Feb. 7 (Bloomberg) -- Sprint Nextel Corp., the third-largest U.S. wireless carrier, reported higher revenue and a slightly narrower loss than analysts had estimated, bolstered by increased use of smartphones.
The fourth-quarter net loss was 44 cents a share, Overland Park, Kansas-based Sprint said today in a statement. Analysts had predicted 45 cents on average, according to data compiled by Bloomberg. Sales rose to $9.01 billion, compared with an average estimate of $8.93 billion.
Sprint has been improving its network and offering more smartphones in an effort to catch up with Verizon Wireless and AT&T Inc. Its sales of Apple Inc.’s iPhone, which Sprint added last year, reached 2.2 million last quarter, with 38 percent coming from new customers. While smartphone sales hurt profit in the short term because carriers subsidize them, the devices encourage subscribers to use more data, helping increase revenue in the long run.
Sprint shares fell less than 1 percent today, closing at $5.74 in New York. The stock, which more than doubled last year, has traded between $5.40 and $6 since October, when Tokyo-based Softbank Corp. agreed to pay $20 billion for a 70 percent stake. That deal, which Sprint expects to complete by midyear, gives it financial backing to expand in the U.S. and mount a bigger challenge to Verizon and AT&T.
Investors are more focused on the outcome of that agreement than today’s earnings, said Kevin Roe, president of Roe Equity Research LLC.
“The reaction is going to be muted since the Softbank deal dampens any big swing in the stock,” Roe said before the earnings report. Softbank will put Sprint on “a completely different operational trajectory,” he said.
Until then, Sprint continues to lose ground. The company has now had six straight years of losses and its lucrative contract customers are leaving the carrier.
The number of monthly contract subscribers fell by 243,000 last quarter. Analysts expected a subscriber loss of almost 206,000, according to an average of eight estimates compiled by Bloomberg. During the same period, AT&T gained 780,000 contract customers, and Verizon Wireless added a record 2.1 million.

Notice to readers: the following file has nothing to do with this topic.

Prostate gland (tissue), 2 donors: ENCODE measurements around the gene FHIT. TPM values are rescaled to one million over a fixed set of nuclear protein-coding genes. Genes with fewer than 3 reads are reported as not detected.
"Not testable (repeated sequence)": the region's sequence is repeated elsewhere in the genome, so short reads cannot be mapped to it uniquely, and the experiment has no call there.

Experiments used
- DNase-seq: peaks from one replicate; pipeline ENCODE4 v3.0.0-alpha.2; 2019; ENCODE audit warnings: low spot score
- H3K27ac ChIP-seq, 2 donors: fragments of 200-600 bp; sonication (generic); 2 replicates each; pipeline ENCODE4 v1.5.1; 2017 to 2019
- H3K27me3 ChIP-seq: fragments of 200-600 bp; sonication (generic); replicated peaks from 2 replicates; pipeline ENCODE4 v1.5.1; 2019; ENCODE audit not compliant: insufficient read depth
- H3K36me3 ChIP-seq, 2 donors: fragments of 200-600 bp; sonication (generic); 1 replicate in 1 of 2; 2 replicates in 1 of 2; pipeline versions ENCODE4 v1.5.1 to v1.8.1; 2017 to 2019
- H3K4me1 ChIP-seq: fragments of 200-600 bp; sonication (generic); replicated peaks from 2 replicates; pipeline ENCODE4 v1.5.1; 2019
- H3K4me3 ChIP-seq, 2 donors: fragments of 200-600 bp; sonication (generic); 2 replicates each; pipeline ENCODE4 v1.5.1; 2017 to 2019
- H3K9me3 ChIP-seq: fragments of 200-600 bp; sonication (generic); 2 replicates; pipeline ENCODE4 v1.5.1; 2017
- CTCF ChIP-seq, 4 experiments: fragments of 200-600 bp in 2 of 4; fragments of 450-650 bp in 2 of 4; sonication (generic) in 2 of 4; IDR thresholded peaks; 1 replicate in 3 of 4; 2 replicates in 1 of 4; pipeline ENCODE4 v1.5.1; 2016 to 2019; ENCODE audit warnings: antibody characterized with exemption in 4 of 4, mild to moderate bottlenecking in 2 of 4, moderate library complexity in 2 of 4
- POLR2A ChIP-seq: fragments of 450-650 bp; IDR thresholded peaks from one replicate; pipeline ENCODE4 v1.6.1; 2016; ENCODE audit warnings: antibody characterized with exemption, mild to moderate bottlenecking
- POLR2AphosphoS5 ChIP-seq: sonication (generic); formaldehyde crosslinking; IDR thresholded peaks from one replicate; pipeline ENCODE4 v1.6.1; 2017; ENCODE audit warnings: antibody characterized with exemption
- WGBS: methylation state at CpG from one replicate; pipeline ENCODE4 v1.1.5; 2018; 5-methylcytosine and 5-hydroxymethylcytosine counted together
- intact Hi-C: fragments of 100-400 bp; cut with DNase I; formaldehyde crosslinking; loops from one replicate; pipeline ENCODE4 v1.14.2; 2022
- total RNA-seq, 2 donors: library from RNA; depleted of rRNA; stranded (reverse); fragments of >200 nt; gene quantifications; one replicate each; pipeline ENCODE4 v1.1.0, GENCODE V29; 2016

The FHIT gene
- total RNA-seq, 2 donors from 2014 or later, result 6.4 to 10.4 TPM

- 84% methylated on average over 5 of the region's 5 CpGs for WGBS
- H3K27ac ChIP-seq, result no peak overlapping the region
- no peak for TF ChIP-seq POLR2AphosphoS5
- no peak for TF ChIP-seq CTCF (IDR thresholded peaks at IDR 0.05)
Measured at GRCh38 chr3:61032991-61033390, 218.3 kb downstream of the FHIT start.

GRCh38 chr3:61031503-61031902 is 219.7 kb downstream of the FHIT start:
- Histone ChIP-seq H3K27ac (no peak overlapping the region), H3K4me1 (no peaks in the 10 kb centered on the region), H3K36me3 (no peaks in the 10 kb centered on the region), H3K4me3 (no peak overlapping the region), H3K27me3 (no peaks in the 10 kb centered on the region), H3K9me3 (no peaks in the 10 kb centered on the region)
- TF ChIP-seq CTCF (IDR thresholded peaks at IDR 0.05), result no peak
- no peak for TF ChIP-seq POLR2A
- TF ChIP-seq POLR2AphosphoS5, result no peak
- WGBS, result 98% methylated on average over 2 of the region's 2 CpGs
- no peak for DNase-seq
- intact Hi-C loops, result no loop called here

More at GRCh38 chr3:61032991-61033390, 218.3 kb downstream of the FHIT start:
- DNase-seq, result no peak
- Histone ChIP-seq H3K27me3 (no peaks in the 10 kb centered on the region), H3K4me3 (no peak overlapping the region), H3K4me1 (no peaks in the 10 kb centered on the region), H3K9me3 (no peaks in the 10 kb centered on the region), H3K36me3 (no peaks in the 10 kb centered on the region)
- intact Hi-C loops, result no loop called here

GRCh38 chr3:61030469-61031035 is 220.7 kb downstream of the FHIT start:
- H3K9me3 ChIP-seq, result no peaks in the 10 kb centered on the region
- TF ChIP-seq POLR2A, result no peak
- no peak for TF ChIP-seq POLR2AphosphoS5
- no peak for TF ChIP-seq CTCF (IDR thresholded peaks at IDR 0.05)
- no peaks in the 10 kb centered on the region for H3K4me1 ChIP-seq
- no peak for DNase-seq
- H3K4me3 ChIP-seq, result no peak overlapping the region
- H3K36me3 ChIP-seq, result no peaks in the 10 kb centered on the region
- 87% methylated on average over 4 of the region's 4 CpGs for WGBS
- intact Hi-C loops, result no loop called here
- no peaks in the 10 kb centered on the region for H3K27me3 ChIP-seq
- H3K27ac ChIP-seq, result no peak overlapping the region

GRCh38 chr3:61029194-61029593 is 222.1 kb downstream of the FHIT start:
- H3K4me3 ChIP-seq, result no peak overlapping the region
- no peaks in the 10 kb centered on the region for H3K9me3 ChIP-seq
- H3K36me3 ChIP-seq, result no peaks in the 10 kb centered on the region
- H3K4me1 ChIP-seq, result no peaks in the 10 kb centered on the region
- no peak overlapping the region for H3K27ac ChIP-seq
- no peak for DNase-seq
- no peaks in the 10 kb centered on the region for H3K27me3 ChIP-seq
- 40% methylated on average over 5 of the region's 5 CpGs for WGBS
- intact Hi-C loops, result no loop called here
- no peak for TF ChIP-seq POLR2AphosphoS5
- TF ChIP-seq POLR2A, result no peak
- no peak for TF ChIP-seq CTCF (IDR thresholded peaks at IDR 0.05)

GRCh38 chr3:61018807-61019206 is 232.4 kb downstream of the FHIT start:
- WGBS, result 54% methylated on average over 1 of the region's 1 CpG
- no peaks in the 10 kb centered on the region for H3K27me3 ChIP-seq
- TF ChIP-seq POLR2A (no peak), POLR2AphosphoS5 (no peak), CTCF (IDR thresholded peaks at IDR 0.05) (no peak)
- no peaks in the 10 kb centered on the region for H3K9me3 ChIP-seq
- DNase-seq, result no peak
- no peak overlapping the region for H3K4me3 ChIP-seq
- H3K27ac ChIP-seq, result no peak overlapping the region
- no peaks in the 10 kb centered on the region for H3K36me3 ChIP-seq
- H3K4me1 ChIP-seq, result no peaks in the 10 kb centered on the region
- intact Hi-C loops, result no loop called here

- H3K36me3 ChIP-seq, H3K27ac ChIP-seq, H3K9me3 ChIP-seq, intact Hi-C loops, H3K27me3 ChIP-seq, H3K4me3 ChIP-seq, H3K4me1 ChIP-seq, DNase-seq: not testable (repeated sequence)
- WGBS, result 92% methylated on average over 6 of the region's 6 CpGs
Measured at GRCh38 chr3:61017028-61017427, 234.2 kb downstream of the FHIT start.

To compete for lucrative smartphone customers, Sprint has to match its rivals’ discounts by subsidizing most of the cost of the phones. In exchange for selling the device at a loss, the carriers lure customers into two-year contracts.
Sprint may soon consider raising service plan prices to recoup those costs more quickly, Chief Executive Officer Dan Hesse said. The company isn’t in a position to increase prices yet, he said.
“We wouldn’t consider raising prices right now because we don’t have a network leadership position,” Hesse said.
With Softbank’s urging, Sprint has made Clearwire Corp. a bigger part of its U.S. network expansion plan. In December, Sprint agreed to buy all of Clearwire for $2.97 a share. Clearwire, a high-speed network operator, also has attracted a $3.30-a-share counteroffer by Dish Network Corp.
Sprint also is trying to catch up with its larger competitors in infrastructure upgrades through a plan called Network Vision. The company is providing long-term evolution, or LTE, a high-speed data network to serve the growing number of smartphone and tablet users.
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